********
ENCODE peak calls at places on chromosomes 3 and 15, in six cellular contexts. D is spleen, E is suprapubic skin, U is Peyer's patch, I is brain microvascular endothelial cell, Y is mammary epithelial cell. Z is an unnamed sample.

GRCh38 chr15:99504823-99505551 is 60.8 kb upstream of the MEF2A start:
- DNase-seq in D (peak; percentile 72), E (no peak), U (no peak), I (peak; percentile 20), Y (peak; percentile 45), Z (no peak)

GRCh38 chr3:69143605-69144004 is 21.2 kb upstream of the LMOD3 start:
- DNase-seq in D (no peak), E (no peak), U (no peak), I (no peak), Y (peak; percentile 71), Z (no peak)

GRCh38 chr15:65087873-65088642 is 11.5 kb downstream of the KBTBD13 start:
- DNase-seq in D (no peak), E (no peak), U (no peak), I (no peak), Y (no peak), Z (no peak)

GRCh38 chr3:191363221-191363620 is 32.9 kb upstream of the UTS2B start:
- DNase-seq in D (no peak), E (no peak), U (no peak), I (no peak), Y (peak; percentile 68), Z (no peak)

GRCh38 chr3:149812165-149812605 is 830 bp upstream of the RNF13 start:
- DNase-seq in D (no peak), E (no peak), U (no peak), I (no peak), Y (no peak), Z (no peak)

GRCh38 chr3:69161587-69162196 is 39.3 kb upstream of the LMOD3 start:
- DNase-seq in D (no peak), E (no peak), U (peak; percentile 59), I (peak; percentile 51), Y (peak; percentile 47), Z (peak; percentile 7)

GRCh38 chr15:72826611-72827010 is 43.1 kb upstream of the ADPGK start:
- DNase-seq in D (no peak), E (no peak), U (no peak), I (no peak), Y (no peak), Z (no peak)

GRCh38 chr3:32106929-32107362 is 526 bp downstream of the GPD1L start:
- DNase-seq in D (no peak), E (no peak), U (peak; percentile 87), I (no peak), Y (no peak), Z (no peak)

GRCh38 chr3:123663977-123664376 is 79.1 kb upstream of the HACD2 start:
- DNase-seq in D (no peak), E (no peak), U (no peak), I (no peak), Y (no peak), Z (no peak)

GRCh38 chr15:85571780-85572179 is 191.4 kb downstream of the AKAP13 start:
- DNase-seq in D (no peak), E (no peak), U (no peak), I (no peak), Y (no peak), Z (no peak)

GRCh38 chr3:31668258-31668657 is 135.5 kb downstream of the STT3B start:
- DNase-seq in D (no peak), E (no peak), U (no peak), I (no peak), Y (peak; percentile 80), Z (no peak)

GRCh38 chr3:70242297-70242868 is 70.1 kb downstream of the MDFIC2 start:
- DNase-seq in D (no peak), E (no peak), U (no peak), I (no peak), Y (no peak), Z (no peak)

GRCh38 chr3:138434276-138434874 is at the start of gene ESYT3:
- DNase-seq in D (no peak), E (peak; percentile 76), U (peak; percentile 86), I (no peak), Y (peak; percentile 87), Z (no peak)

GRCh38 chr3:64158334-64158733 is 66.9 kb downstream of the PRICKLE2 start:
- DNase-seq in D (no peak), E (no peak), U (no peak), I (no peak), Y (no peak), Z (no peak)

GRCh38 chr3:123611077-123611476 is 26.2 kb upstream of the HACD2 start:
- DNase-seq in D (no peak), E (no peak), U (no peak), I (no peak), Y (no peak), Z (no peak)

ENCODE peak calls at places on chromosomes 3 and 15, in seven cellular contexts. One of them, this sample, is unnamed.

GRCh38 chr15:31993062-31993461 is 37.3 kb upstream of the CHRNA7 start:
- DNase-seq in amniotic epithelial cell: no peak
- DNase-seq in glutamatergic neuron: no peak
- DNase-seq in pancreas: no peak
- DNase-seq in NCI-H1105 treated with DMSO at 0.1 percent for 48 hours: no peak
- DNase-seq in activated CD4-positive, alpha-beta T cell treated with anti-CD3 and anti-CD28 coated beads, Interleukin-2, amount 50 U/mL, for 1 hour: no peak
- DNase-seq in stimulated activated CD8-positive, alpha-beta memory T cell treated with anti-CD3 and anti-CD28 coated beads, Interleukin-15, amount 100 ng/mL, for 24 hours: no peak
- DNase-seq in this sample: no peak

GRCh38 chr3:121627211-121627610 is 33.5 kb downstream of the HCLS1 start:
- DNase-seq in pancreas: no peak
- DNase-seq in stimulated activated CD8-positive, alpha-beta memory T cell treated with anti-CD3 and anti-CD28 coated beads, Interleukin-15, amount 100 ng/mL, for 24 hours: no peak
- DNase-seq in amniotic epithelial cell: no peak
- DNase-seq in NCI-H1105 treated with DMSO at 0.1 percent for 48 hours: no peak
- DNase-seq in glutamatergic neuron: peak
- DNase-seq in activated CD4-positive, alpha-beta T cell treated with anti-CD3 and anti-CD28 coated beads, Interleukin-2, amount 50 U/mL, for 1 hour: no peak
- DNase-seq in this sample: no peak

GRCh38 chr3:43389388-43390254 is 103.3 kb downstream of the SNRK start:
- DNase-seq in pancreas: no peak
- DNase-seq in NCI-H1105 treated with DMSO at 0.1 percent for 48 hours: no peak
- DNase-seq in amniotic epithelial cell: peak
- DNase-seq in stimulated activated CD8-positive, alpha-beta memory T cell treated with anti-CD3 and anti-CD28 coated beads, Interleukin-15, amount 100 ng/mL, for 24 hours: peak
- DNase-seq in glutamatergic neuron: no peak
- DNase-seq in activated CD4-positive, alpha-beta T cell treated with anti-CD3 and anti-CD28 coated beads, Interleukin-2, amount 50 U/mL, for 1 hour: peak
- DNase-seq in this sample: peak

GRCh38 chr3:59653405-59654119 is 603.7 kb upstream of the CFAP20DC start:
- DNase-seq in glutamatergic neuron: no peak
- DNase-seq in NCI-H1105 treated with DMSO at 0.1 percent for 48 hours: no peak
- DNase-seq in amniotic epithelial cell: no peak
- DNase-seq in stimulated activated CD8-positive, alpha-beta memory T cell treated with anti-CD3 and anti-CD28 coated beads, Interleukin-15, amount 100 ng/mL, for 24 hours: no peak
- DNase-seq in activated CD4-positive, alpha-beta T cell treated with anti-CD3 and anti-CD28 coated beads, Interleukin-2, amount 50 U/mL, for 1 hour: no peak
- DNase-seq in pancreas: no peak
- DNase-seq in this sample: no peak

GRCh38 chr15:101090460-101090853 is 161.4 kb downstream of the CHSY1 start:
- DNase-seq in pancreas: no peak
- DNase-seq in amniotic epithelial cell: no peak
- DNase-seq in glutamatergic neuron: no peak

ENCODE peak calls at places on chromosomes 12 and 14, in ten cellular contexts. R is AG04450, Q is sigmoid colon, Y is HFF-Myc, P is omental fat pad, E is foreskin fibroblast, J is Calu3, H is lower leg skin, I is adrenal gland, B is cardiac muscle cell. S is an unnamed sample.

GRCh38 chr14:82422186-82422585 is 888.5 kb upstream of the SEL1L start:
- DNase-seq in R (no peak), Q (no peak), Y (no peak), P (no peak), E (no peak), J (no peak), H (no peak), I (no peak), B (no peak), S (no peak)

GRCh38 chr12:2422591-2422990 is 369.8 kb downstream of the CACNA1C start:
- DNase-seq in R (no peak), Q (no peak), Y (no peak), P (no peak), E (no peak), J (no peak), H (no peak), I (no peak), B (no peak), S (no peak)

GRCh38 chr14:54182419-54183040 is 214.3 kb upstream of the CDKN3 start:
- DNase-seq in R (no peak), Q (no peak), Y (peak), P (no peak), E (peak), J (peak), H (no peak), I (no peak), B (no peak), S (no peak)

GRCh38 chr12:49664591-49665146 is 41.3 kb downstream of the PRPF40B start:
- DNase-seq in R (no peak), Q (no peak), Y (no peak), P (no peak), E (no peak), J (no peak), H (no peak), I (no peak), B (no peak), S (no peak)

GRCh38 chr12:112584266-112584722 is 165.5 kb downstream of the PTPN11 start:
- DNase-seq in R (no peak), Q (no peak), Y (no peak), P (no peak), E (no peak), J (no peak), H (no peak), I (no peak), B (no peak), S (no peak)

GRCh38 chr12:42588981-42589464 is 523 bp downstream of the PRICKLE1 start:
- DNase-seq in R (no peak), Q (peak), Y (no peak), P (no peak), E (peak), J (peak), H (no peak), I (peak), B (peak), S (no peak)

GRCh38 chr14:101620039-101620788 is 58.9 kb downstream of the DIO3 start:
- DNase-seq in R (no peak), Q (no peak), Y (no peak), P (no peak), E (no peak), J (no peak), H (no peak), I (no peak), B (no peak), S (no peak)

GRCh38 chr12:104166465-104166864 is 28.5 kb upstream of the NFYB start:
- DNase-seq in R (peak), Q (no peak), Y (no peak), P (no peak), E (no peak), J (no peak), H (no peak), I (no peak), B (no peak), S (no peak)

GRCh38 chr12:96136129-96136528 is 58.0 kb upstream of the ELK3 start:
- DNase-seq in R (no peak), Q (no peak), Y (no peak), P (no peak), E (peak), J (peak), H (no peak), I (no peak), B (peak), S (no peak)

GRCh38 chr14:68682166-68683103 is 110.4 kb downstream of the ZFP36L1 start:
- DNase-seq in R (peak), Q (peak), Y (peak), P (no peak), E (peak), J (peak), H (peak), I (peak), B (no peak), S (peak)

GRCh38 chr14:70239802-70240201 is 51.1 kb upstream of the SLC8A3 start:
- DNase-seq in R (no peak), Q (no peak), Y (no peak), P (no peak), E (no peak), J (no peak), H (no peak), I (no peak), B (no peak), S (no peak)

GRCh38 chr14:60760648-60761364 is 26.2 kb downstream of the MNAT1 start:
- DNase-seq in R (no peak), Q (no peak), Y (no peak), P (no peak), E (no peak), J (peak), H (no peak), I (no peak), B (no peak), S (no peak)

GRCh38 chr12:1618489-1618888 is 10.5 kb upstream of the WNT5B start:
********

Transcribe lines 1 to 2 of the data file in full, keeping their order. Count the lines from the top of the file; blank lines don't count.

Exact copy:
ENCODE peak calls at places on chromosomes 3 and 15, in six cellular contexts. D is spleen, E is suprapubic skin, U is Peyer's patch, I is brain microvascular endothelial cell, Y is mammary epithelial cell. Z is an unnamed sample.

GRCh38 chr15:99504823-99505551 is 60.8 kb upstream of the MEF2A start: